“It’s a homecoming. It’s finality. It’s recognition.”

—Kui Red Eagle to the Fort Worth Star-Telegram, after the 1,100-year-old remains of an unidentified Native American woman were re-buried during a ceremony at Oakwood Cemetery in Fort Worth. The woman’s bones were discovered in March 2016 by construction workers who were digging a trench downtown.


WASHINGTON, DC – JANUARY 20: Police and demonstrators clash in downtown Washington D.C. following the inauguration of President Donald J. Trump on January 20, 2017 in Washington, DC. Washington and the entire world have watched the transfer of the United States presidency from Barack Obama to Donald Trump, the 45th president. (Photo by Spencer Platt/Getty Images)

Free at Last
A freelance photojournalist from Texas who was arrested at the protests against President Donald Trump’s inauguration in Washington, D.C. in January was found not guilty on all seven charges relating to his alleged role in the protests, according to the San Antonio Current. Alexei Wood, a San Antonio-based photographer, had been photographing and live-streaming the protest and did not play any role in organizing the event. But when some protesters resorted to violence, hundreds were arrested, including several journalists who, like Wood, were there to report the news. As the Current notes, prosecutors handed the same charges to everyone who was arrested, claiming each defendant was responsible for any criminal actions taken by others who happened to be arrested in the same sweep. Wood was charged with six felony charges—one charge of inciting a riot and five counts of destruction of property—and two misdemeanor counts of rioting and conspiracy to riot. He faced up to 61 years in prison. It was an unusual case that raised larger questions about press freedoms. Wood was one of two journalists arrested in the sweep. Aaron Cantú, a staff reporter at The Santa Fe Reporter in New Mexico and a native of McAllen, has his trial set for October 2018.


Merry Traveling
If you’re traveling in Texas during the holiday season, then you’re in luck. There’s no serious winter weather forecast for the state through Christmas day, and temperatures this weekend range from highs of 58 in Houston to 76 in Brownsville to 65 in San Antonio and 57 in Amarillo, according to KPRC. A cold front will sweep through parts of East and Southeast Texas, including Houston, on Friday, but it’s only expected to bring “showers and a thunderstorm or two,” writes KPRC. The air behind the front will be chilly, but dry.

Deadly Shootout
A seven-year-old boy was shot and killed when he was caught in the crossfire during a police shootout that also left a woman dead, according to the San Antonio Express-News. Bexar County sheriff’s deputies opened fire on the woman at a mobile home park following a long manhunt on Thursday. The woman was a wanted felon and a suspect in a car theft. Authorities said the woman, whose name has not yet been released, had been trying to break into a mobile home, the child inside, when deputies caught up with her on the front porch. Bexar County Sheriff Javier Salazar said that they believed she was armed when the shootout began, but as of late Thursday night investigators had not found a weapon on her, according to KENS5. There is no apparent connection between the woman and the mobile home or the child. It’s unclear why deputies started shooting, but at least one round tore through the wall of the mobile home and hit the seven-year-old in the torso. Students at his school had been released early that day, at noon, for winter break.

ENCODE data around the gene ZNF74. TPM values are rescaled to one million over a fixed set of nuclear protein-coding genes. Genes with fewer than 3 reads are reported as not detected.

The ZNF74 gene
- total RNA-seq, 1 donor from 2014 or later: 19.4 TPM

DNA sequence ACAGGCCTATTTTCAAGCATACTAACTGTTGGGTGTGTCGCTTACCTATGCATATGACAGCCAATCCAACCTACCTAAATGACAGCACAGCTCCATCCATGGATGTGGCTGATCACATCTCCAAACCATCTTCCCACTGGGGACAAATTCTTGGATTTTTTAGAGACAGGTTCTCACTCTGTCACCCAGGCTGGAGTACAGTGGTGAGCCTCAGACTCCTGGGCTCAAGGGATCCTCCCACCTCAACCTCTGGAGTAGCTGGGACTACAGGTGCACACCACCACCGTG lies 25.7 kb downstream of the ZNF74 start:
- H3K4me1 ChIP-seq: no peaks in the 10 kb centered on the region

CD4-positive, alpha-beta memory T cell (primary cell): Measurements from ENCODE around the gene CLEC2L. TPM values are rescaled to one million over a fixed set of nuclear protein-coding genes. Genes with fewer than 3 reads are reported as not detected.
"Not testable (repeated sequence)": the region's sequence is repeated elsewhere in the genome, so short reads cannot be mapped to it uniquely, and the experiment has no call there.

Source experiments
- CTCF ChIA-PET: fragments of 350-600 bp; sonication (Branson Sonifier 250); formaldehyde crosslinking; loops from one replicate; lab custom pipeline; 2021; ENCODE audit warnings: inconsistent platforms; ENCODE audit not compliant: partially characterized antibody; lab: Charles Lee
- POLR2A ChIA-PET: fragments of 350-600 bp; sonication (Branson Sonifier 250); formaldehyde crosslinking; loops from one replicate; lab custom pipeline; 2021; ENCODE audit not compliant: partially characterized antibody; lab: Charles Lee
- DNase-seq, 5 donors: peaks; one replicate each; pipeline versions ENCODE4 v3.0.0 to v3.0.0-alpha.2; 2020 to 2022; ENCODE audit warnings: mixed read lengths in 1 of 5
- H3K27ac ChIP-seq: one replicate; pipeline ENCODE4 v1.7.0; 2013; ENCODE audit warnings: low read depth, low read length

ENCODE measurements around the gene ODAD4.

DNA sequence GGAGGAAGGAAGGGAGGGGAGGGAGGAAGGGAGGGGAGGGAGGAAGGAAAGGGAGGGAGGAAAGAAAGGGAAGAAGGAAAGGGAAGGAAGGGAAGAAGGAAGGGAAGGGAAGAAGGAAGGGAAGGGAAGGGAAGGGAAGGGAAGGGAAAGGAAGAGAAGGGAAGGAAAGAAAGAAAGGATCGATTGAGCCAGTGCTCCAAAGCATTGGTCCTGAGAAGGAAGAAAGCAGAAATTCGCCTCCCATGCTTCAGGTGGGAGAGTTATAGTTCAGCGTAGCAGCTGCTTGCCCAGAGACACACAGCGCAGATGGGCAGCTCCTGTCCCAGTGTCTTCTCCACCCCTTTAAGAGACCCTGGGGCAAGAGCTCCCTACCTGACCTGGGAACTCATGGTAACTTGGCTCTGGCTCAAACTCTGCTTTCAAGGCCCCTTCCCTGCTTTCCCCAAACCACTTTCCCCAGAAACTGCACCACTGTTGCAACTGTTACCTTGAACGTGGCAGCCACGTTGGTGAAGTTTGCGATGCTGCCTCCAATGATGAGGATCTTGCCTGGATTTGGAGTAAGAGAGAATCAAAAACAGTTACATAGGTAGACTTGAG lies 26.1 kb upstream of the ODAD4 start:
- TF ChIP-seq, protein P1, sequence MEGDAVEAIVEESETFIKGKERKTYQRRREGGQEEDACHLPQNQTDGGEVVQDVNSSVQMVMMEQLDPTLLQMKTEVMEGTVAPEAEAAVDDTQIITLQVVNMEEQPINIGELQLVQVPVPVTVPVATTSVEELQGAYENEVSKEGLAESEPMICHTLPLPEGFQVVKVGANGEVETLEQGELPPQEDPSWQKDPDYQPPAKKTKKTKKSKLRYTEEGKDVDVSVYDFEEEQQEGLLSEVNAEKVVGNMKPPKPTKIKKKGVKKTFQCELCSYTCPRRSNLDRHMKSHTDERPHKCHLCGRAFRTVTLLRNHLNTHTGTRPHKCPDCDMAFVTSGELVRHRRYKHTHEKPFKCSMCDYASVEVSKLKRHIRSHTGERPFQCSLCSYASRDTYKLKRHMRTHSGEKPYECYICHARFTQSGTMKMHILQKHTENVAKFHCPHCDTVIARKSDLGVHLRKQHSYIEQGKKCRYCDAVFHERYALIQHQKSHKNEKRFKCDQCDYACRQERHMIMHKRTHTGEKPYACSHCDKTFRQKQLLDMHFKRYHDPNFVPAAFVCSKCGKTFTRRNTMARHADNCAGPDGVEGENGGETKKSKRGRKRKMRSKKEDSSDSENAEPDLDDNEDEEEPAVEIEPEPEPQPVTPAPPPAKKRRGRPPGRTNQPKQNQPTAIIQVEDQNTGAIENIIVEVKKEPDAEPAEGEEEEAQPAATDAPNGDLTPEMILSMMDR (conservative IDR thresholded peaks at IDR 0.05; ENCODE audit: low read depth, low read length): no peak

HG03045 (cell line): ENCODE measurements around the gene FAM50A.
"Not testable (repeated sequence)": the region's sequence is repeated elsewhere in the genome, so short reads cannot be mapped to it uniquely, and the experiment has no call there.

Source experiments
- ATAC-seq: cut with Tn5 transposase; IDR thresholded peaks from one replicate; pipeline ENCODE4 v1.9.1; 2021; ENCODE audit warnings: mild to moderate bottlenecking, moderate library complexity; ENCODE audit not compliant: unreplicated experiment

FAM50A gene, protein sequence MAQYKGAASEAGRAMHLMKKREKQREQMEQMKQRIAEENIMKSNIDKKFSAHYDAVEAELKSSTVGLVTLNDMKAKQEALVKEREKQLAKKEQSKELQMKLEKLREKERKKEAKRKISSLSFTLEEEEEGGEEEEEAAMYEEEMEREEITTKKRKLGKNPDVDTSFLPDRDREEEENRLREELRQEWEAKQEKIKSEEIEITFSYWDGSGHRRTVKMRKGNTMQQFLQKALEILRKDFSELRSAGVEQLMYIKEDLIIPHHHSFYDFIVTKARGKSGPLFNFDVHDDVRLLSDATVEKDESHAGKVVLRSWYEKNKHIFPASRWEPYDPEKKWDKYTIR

Guns Up
Attorney General Ken Paxton said on Thursday that Texans with a concealed handgun license can carry their guns into Texas churches, so long as the churches allow it. “Unless a church provides effective oral or written notice prohibiting the carrying of handguns on its property, a license holder may carry a handgun on church property as the law otherwise allows,” Paxton wrote in an opinion issued Thursday, according to the Texas Tribune. Carrying a gun in places of worship became a hot-button issue after a gunman killed 26 people at Sutherland Springs’ First Baptist Church in November. It was the deadliest mass shooting in Texas history. Earlier this month, Lieutenant Governor Dan Patrick asked Paxton to clarify the issue, and asked whether churches are exempt from state fees for creating volunteer security teams. Paxton said churches don’t have to pay the fees under Senate Bill 2065, which went into effect in September.


Some links are paywalled or subscription-only.

Schools don’t actually have to participate in the UIL-wide football concussion study Fort Worth Star-Telegram

Rowlett makes art to symbolize its recovery after a deadly tornado two years ago Dallas Morning News

Houston students are worried about an immigration crackdown under Trump Houston Chronicle

Snoop Dogg showed up at a San Antonio barbecue joint to surprise the youth football team that beat his own team for the national title San Antonio Express-News

Future NFL pro and UT lineman Connor Williams opens up about being bullied as a kid NFL.com